Announcement: FAWE is Getting a NEW Science Lab!

FAWE Science Laboratory Facility Construction Project 2019 

Project A.B.L.E. (Aid on Behalf of Literacy and Education) in Tanzania and Komera, in partnership with FAWE Girls Secondary School in Gahini, Rwanda, are building a brand-new facility on campus. Ali Samadi, Project A.B.L.E. co-founder and Komera board member, visits Rwanda annually, and in June 2018 met with school leaders at FAWE to plan and implement this project after seeing the opportunity and potential at FAWE, one of the top all-girls boarding schools in Rwanda, to exponentially increase access to STEM education for young women. The lab is scheduled to open for classes summer 2019. 

Komera students at FAWE Girls School in Gahini.

Komera students at FAWE Girls School in Gahini.

History of Partnership

The Forum of African Women Educationalists (FAWE) is a Pan-African organization focused on supporting women and girls’ education; the Rwandan chapter was established in 1997. FAWE has 2 Secondary Schools in Rwanda educating hundreds of bright female students.

For the past five years, Komera has partnered with FAWE to provide 121 Komera Scholars with high quality comprehensive education. This year alone, Komera has 32 scholars attending the FAWE school in Gahini.

FAWE Girls School in Gahini

The FAWE school has 19 teachers and 15 classrooms all contributing to the education of 594 young women. Last year, 118 students graduated from the FAWE school in Gahini. Each year, FAWE graduates consistently score among the highest in the country on national exams. It is widely considered one of the best secondary schools in Rwanda.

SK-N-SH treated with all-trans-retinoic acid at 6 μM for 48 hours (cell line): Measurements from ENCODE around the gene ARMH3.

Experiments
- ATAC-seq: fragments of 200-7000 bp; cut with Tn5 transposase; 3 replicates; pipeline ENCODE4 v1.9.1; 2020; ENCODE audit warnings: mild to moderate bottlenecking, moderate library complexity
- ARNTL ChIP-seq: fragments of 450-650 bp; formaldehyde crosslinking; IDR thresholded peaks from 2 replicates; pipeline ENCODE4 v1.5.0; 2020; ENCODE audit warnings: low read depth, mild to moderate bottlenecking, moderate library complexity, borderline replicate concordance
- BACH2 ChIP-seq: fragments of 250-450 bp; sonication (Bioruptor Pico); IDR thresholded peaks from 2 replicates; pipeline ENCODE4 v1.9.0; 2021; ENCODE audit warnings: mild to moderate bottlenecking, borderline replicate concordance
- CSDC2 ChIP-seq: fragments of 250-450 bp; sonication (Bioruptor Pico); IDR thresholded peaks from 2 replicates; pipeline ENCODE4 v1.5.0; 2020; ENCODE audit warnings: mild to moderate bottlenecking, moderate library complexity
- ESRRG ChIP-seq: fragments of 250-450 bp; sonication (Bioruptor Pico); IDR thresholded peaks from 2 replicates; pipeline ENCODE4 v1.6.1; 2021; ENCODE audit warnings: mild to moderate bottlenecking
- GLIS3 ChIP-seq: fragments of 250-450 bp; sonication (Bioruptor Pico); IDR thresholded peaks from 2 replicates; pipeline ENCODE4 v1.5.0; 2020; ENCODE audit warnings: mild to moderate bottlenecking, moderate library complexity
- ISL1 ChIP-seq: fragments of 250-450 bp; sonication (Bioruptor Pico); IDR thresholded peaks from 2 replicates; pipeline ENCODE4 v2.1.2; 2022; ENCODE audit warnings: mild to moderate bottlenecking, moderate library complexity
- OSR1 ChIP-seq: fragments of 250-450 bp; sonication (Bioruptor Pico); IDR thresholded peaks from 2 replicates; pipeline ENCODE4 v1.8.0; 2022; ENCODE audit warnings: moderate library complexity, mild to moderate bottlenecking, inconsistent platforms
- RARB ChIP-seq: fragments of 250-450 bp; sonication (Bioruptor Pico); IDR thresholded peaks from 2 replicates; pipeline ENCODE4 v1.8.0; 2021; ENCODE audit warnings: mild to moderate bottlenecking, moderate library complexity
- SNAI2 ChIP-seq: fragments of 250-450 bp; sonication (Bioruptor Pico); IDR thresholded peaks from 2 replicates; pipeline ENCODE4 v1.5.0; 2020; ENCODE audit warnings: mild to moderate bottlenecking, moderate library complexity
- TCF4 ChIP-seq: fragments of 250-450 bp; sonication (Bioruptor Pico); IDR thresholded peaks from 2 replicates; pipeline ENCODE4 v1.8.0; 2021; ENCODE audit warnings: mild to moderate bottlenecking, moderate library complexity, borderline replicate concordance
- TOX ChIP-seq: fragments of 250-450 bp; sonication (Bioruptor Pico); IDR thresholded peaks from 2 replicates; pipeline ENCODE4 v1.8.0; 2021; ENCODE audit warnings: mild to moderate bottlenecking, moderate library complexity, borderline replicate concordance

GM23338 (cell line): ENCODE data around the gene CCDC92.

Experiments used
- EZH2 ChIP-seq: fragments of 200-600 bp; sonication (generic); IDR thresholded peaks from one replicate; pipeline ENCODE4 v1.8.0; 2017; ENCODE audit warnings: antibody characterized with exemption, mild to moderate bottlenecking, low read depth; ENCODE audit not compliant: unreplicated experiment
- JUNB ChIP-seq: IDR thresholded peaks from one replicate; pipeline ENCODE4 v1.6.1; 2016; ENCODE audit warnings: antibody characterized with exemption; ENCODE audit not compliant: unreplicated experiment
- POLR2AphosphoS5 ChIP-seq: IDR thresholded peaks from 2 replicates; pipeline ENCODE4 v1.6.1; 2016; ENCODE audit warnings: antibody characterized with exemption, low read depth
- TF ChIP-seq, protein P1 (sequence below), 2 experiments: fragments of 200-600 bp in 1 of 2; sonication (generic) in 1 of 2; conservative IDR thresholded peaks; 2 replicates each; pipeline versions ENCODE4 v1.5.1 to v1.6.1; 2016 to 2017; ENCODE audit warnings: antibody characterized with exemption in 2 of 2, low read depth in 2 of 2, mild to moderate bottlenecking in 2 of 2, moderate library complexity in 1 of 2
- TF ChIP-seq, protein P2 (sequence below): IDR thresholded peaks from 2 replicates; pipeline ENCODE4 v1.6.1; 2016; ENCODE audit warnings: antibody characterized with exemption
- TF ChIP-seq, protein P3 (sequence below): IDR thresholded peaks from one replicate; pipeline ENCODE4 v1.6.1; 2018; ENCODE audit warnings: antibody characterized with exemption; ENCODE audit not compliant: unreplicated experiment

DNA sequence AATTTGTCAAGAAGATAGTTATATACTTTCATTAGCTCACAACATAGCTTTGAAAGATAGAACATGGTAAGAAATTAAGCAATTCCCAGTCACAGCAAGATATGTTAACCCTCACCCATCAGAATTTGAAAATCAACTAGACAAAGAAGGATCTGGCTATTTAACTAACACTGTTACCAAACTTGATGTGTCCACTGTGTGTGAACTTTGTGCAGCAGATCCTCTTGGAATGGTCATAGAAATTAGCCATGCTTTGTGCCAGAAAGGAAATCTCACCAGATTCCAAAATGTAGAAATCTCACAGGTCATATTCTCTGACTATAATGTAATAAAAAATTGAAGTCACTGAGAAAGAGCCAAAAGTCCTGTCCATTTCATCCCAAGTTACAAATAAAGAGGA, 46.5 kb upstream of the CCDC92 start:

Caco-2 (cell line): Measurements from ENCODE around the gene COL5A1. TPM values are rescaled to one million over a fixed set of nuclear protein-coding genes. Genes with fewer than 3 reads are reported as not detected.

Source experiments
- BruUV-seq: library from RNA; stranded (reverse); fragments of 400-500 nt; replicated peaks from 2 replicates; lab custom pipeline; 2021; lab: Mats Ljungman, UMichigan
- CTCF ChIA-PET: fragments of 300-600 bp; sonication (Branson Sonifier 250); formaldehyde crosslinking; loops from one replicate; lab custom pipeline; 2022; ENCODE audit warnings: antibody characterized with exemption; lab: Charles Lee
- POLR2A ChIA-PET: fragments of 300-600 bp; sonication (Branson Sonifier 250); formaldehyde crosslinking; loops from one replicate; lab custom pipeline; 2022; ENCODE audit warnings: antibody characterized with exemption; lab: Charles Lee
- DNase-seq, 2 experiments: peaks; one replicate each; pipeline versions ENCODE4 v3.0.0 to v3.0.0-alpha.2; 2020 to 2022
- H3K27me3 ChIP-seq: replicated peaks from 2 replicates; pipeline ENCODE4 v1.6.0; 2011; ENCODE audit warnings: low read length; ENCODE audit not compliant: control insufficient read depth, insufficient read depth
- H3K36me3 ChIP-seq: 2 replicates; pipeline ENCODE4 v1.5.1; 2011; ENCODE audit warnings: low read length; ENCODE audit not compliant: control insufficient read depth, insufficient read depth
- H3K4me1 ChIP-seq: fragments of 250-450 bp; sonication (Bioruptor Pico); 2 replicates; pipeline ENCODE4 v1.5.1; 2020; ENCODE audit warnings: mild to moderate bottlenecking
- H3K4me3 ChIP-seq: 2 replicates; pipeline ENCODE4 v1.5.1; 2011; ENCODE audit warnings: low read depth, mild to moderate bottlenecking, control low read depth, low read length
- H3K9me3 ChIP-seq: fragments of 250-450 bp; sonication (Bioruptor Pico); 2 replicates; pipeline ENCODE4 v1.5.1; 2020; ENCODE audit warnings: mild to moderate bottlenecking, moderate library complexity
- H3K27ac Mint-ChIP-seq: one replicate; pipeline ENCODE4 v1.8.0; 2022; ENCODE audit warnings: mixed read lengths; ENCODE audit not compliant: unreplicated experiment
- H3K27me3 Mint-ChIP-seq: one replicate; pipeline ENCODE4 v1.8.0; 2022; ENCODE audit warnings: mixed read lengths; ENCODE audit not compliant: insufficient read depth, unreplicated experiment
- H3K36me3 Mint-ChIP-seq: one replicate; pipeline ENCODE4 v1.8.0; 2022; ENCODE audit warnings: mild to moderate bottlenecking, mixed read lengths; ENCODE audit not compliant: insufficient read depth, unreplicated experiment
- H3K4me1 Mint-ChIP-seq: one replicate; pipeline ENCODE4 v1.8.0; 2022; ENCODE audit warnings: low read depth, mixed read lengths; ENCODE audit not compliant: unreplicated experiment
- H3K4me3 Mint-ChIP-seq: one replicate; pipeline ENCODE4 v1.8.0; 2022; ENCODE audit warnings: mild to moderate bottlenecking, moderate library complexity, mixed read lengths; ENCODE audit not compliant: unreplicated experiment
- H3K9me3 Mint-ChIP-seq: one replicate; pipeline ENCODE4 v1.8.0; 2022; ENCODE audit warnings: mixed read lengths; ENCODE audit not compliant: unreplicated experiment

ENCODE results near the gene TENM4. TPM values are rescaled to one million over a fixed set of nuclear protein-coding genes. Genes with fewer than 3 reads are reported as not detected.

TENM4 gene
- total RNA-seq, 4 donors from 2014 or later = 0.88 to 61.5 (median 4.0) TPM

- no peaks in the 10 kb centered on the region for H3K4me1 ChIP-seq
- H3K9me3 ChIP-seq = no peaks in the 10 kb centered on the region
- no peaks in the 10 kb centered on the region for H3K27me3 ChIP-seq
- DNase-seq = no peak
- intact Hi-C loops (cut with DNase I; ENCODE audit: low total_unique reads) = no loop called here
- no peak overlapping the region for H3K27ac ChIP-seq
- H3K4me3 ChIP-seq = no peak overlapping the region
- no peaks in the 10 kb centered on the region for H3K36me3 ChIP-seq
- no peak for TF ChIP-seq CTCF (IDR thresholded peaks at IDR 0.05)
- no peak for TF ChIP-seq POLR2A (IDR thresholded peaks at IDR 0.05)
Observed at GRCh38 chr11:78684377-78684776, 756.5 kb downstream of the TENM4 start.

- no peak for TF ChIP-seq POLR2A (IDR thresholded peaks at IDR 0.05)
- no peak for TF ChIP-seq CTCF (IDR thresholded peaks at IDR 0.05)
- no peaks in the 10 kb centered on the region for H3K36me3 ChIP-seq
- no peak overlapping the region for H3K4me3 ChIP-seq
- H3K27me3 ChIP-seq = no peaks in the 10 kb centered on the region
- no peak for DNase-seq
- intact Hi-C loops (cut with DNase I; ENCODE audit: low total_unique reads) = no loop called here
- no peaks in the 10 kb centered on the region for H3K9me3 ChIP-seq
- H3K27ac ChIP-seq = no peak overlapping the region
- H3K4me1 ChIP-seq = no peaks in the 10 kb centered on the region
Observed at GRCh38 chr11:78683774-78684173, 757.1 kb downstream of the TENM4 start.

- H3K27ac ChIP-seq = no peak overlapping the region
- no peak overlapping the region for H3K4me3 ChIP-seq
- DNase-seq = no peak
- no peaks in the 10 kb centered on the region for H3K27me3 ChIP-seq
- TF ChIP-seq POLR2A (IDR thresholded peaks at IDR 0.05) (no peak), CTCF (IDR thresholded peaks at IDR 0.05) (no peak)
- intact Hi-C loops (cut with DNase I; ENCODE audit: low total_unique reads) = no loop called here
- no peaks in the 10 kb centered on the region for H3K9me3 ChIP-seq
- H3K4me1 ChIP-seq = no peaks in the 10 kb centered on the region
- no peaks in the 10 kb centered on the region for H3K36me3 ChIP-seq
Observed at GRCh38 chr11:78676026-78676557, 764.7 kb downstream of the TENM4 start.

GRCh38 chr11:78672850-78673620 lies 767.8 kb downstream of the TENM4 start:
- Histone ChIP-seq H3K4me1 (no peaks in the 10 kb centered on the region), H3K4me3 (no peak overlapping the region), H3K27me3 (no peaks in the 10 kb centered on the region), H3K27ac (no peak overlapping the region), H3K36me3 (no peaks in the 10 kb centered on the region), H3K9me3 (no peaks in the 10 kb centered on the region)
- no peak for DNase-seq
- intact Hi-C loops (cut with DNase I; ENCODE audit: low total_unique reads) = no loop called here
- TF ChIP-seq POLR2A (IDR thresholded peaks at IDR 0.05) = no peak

FAWE at sunset: The future site of the science lab!

FAWE at sunset: The future site of the science lab!

Girls Education in STEM

FAWE has excelled in providing quality education to many young women in Rwanda. What makes FAWE unique is its focus on science, technology, engineering and mathematics (STEM) curriculum for young women. Worldwide STEM careers are among the highest in gender disparity. Today, only 35% of all students are enrolled in science-related fields and only 3% of ICT graduates are female (UNESCO 2017). This inequality exists in Rwanda as well. Greater representation of women in STEM will not only break down stereotypes and inequality it will improve the economy of the country as a while. The proliferation of women in STEM is vital in Rwanda’s mission to become a hub of innovation and technology.

Lack of access to education is cited as one of the main barriers to women achieving equal representation in the STEM field. With quality STEM education, women have more opportunities to excel in the field. Another barrier to gender equality in STEM is the lack of role models and emotional support. Komera and FAWE have targeted this issue by training teachers at FAWE to be mentors, providing vital support to Komera Scholars while they are away at school. Currently we have two mentors at FAWE who are encouraging young women to set goals and achieve them!